The web's most wanted

Friday, 2 August 2002, 10:20 AM EST

The war against hackers is entering a new phase. In the UK and the US, behind the walls of usually bland-looking buildings and shielded from wireless hacking by lead-lined walls, the stuff of Hollywood films is being played out across giant plasma screens.

Programmers, often working on behalf of government agencies, track, monitor and frenziedly alter code in a bid to patch up vulnerable and sometimes besieged networks.

Magic Lantern allows the FBI to record keyboard strokes by secretly planting a software spy in a targeted computer. Rumours have also surfaced about a possible deal with a file-sharing network which would allow files to be viewed by the Feds.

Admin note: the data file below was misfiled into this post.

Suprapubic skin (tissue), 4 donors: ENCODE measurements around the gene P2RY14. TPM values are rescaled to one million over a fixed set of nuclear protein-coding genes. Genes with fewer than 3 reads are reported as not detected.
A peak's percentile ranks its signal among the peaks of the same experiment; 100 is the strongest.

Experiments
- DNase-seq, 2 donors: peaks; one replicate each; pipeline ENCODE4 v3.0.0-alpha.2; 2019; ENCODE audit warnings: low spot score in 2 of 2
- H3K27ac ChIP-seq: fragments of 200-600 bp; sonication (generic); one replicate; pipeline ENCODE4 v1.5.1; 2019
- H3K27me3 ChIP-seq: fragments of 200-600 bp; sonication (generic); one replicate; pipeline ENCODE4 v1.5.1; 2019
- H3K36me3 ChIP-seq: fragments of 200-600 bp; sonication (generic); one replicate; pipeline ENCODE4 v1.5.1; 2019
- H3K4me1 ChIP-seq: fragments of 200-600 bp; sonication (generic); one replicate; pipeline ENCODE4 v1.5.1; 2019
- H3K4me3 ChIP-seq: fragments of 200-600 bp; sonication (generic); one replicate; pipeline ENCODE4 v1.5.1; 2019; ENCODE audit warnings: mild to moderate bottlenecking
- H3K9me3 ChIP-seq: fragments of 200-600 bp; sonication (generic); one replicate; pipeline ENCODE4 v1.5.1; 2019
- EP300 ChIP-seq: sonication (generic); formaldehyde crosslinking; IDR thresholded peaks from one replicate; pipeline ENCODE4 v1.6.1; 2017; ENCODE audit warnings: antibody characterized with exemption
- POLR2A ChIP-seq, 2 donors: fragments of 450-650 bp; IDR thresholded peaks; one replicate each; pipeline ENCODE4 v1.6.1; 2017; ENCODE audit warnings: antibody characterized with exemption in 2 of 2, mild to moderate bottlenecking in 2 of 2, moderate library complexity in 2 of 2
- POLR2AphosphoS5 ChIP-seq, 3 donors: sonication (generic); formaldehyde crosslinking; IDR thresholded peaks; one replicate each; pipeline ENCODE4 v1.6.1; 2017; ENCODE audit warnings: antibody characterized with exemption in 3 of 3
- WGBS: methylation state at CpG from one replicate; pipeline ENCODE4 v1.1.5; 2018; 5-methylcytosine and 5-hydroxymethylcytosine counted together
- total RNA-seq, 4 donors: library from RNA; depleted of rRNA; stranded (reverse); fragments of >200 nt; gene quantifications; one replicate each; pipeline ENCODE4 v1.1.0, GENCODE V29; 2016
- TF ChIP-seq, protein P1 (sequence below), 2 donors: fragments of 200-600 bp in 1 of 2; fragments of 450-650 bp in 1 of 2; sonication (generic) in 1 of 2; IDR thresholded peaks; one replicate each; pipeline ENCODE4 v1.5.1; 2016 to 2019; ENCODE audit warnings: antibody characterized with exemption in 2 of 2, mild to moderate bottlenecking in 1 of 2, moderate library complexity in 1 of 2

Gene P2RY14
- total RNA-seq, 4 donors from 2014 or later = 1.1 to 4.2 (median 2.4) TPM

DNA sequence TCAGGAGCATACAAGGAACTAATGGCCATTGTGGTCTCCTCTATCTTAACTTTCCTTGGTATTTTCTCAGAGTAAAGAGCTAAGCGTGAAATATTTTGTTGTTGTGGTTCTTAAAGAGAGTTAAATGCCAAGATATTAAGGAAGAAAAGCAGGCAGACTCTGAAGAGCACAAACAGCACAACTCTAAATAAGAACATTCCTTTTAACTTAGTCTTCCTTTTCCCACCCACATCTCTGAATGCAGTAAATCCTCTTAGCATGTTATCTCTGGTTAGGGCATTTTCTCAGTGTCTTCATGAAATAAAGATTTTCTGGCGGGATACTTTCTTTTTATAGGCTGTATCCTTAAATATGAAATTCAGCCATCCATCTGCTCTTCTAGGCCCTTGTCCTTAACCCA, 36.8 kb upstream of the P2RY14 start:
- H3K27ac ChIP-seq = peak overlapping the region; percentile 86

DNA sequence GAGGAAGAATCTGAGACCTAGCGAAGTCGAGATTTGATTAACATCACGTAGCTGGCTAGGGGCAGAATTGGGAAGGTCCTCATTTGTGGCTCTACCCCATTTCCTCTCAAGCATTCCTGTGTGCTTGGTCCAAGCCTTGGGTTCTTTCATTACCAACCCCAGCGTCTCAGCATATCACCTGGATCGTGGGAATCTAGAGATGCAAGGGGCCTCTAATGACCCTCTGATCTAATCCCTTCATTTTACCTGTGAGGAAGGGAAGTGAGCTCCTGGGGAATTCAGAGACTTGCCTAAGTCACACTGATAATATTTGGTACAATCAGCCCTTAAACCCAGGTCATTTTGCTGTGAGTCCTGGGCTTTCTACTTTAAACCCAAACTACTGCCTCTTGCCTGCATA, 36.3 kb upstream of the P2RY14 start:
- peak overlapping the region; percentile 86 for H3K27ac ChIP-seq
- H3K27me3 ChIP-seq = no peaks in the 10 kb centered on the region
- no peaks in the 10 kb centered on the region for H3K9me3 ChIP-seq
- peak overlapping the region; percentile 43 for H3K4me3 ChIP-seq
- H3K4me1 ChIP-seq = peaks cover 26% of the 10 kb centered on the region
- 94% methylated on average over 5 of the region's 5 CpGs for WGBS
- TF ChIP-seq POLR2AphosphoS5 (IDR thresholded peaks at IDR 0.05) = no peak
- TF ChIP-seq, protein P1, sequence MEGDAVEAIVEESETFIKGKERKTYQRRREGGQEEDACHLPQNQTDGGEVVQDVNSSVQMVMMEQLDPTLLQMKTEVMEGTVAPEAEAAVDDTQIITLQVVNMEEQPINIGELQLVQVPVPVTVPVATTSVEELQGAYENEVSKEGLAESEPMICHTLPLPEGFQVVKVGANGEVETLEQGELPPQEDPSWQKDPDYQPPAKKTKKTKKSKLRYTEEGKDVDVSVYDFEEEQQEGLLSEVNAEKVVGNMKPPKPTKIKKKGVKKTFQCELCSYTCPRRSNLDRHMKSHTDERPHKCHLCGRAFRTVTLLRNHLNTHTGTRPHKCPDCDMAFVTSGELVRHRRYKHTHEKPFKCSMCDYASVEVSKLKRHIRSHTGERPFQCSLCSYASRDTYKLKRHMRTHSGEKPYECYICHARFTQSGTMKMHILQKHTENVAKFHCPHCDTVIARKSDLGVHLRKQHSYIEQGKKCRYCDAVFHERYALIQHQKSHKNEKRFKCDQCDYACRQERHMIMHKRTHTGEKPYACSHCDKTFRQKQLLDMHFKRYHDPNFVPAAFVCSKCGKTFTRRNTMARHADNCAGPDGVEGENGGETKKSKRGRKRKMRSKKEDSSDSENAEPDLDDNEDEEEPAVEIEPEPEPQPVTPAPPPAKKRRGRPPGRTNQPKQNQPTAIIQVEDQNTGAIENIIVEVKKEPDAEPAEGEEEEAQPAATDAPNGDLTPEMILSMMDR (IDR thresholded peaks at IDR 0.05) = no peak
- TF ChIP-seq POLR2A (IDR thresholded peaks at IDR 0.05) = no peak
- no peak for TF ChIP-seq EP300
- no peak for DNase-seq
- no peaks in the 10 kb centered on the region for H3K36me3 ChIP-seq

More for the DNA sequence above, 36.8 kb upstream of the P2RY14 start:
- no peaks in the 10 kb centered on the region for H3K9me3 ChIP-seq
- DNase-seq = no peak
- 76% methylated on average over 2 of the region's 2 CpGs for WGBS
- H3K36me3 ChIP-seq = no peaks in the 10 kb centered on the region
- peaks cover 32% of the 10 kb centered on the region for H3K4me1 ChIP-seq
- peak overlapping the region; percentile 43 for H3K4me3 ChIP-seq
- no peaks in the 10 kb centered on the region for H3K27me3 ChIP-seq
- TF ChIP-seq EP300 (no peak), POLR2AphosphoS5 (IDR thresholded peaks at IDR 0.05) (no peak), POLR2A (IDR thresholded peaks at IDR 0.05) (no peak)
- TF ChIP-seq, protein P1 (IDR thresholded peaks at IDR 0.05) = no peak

[ Read more ]




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USBdriveby: Compromising computers with a $20 microcontroller

Posted on 19 December 2014.  |  Security researcher Samy Kamkar has devised a fast and easy way to compromise an unlocked computer and open a backdoor on it: a simple and cheap ($20) pre-programmed Teensy microcontroller.


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